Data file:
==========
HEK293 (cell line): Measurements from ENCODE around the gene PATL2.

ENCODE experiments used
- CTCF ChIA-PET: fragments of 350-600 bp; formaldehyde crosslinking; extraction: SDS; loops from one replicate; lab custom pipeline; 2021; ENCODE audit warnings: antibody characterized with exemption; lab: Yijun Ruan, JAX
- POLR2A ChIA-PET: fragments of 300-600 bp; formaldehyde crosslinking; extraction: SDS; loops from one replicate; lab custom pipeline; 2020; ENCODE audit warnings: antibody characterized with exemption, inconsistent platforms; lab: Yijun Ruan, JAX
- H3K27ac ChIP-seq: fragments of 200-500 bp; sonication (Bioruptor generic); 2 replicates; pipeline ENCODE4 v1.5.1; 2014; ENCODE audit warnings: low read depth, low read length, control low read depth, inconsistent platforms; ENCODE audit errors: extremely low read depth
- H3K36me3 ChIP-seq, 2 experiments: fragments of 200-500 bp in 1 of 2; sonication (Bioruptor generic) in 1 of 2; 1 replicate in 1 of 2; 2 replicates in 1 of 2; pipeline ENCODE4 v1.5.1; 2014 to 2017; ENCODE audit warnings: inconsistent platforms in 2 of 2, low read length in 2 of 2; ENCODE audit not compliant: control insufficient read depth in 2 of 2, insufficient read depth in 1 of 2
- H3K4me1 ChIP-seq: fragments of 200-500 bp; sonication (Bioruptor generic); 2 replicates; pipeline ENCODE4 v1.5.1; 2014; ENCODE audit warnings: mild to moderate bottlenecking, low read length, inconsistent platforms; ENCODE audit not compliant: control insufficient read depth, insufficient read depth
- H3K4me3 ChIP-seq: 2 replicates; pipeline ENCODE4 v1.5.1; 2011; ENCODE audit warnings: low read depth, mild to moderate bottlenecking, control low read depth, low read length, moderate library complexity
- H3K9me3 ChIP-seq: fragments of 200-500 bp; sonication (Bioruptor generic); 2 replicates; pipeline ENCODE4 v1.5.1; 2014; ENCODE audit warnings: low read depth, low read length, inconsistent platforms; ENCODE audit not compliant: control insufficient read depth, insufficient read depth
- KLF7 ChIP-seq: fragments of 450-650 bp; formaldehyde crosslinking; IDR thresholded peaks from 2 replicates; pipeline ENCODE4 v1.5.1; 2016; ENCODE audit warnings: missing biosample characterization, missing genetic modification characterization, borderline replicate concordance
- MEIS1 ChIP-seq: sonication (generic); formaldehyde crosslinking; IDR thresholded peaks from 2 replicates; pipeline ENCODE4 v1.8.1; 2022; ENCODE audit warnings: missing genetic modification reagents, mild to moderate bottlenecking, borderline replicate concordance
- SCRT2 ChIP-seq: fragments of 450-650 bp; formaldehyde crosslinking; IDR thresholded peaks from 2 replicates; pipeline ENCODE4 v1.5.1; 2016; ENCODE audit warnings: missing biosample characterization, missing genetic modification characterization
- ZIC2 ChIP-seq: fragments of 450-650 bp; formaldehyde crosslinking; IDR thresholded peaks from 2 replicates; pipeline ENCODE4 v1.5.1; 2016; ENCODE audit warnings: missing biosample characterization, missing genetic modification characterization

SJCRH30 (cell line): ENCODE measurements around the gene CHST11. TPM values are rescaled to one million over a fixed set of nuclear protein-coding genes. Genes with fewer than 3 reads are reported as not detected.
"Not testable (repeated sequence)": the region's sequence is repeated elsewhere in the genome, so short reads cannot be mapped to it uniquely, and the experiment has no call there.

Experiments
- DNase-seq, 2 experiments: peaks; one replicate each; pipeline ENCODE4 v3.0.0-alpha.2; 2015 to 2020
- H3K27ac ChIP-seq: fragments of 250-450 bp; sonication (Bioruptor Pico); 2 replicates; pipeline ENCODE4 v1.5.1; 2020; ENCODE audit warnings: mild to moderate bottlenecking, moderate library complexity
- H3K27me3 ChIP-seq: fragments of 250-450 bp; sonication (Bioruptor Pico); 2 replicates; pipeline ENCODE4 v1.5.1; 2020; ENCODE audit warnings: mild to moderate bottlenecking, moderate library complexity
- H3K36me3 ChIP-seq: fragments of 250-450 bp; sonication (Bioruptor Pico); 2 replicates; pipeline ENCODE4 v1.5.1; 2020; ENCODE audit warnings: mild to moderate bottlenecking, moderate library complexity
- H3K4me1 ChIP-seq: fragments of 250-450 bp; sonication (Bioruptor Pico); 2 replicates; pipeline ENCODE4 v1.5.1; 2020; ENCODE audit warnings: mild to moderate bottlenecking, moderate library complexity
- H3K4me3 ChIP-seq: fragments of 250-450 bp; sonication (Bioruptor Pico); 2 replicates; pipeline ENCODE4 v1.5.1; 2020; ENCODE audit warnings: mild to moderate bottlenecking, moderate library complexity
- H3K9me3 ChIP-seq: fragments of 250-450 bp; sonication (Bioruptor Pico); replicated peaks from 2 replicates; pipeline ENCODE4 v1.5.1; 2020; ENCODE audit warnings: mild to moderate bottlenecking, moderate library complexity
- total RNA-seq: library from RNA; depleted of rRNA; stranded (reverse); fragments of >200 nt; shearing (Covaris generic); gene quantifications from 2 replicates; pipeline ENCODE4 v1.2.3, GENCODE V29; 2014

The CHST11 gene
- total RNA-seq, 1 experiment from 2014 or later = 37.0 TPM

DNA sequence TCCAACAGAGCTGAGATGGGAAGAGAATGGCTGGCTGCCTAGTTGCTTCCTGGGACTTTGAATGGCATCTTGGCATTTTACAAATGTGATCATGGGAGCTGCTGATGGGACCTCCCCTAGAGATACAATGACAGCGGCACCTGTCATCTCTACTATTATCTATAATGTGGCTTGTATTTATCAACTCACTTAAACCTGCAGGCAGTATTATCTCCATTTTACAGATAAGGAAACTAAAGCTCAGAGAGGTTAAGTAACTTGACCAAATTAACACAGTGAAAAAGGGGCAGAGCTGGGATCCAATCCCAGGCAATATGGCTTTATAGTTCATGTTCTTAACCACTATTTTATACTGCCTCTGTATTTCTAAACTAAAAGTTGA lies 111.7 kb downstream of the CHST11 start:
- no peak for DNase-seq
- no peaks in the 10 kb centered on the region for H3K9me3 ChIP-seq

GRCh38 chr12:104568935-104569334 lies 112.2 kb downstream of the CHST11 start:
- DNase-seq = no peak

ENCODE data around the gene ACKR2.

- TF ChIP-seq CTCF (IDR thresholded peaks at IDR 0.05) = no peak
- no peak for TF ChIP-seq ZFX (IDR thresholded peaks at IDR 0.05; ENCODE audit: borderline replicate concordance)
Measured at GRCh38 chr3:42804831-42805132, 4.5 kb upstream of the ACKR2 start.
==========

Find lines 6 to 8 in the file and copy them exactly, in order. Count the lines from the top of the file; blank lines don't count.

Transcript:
- H3K36me3 ChIP-seq, 2 experiments: fragments of 200-500 bp in 1 of 2; sonication (Bioruptor generic) in 1 of 2; 1 replicate in 1 of 2; 2 replicates in 1 of 2; pipeline ENCODE4 v1.5.1; 2014 to 2017; ENCODE audit warnings: inconsistent platforms in 2 of 2, low read length in 2 of 2; ENCODE audit not compliant: control insufficient read depth in 2 of 2, insufficient read depth in 1 of 2
- H3K4me1 ChIP-seq: fragments of 200-500 bp; sonication (Bioruptor generic); 2 replicates; pipeline ENCODE4 v1.5.1; 2014; ENCODE audit warnings: mild to moderate bottlenecking, low read length, inconsistent platforms; ENCODE audit not compliant: control insufficient read depth, insufficient read depth
- H3K4me3 ChIP-seq: 2 replicates; pipeline ENCODE4 v1.5.1; 2011; ENCODE audit warnings: low read depth, mild to moderate bottlenecking, control low read depth, low read length, moderate library complexity